Mathematical modeling of the strain interaction between the sensor elements and the sensor element itself with investigated surface makes it possible to evaluate effectively the dependence of the calibration factor on all the above factors. Modeling was carried out within the framework of elastic deformation of all sensor elements. For numerical implementation, finite element software (ANSYS) was used. Fig. 6a shows the general structural scheme of the FOS, where the substrate dimensions are 60×10×0.2 mm, the diameter of the quartz fiber is 125 μm, the thickness of the inner acrylic coating is 125 μm, the thickness of the outer polymer coating is 125 μm, the diameter and thickness of the adhesive point is 3 mm and 2.5 mm, the diameter of the technological holes is 1 mm. Materials of sensor design elements have the following mechanical characteristics: substrate Es = 2.1 · 1011 Pa, s = 0.3; the optical fiber Eo = 71.4 · 109 Pa, o = 0.17; the inner coating Eic = 1.56 · 109 Pa, ic = 0.13; the outer coating Eoc = 3.1·109 Pa, oc = 0.15; epoxy adhesive Eea = 3 · 109 Pa, ea = 0.32. 3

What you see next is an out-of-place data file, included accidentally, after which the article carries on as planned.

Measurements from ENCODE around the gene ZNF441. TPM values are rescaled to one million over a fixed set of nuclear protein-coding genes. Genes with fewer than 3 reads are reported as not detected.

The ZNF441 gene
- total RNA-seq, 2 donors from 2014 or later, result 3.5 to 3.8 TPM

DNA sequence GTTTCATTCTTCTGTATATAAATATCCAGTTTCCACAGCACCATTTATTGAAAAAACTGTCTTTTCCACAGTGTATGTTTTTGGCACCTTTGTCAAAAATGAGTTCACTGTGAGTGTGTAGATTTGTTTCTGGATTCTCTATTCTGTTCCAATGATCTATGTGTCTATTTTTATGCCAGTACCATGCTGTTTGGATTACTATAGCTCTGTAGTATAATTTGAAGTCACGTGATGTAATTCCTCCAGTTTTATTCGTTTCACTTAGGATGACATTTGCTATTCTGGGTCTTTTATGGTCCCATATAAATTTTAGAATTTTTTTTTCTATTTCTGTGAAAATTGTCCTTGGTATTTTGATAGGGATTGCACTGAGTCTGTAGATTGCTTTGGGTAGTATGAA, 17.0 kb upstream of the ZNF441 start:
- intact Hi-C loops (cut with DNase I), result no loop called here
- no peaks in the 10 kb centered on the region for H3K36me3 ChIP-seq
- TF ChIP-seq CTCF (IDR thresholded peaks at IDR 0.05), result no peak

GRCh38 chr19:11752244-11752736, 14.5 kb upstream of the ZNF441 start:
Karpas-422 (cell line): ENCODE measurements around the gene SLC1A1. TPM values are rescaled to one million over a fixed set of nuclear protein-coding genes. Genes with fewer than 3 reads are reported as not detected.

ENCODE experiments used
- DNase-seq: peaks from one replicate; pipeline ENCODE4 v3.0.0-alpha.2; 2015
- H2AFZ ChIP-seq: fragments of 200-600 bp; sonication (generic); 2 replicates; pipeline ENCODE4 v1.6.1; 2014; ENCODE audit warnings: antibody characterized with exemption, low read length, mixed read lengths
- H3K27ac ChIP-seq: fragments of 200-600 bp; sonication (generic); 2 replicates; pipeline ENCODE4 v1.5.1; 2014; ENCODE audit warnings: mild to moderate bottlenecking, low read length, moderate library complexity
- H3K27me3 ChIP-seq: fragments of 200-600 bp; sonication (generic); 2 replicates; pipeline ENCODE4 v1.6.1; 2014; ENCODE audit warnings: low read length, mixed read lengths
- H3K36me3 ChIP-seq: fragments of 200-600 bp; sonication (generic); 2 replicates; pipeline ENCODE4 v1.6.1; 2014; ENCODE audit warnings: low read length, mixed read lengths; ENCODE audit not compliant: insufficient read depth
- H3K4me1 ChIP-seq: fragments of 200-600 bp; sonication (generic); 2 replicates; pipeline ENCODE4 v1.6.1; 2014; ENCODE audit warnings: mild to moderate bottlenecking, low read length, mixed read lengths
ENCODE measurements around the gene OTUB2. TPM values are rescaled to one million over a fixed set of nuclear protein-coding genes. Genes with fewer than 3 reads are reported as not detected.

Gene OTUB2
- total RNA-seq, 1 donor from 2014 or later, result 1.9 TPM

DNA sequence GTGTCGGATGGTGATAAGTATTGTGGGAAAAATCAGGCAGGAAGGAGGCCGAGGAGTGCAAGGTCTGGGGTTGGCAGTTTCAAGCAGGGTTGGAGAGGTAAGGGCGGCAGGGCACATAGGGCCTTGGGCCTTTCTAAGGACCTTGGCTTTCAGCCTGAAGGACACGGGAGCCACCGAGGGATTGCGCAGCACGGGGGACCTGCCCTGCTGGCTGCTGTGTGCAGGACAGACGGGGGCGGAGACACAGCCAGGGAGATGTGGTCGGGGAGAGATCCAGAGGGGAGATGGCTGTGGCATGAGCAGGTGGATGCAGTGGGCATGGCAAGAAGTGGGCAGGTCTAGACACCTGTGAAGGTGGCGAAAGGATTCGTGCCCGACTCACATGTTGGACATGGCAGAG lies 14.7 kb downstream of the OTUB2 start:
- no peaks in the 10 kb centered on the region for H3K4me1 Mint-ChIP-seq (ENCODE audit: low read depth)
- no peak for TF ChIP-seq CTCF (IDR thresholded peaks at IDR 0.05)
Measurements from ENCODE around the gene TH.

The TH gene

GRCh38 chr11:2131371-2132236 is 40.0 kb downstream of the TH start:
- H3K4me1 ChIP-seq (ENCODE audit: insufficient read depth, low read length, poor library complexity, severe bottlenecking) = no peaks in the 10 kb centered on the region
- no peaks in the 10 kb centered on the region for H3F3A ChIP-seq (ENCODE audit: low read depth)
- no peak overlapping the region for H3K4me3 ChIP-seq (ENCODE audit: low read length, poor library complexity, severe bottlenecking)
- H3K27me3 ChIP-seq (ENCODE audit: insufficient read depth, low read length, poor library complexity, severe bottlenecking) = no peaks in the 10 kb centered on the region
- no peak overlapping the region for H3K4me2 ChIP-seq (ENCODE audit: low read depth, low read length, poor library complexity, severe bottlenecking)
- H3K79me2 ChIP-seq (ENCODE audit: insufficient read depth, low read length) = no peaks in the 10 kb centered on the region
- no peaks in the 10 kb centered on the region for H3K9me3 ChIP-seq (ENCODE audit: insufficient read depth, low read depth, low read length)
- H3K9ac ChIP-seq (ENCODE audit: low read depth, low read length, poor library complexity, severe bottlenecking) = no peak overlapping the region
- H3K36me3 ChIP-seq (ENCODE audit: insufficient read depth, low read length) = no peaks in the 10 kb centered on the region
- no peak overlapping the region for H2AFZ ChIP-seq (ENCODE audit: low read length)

1

а 4

b 4

3

2

Fig. 6. а) Structural scheme of FOS (1 − substrate, 2 − optical fiber, 3 − adhesive point, 4 − technological holes); b) ¼ sensor symmetric part.

4% 42%

25% 29%

a b c d

Fig. 7. The degree of influence of various design factors on the values of calibration factors Kε: a − optical fiber; b − mounting; c − adhesive; d − technological hole.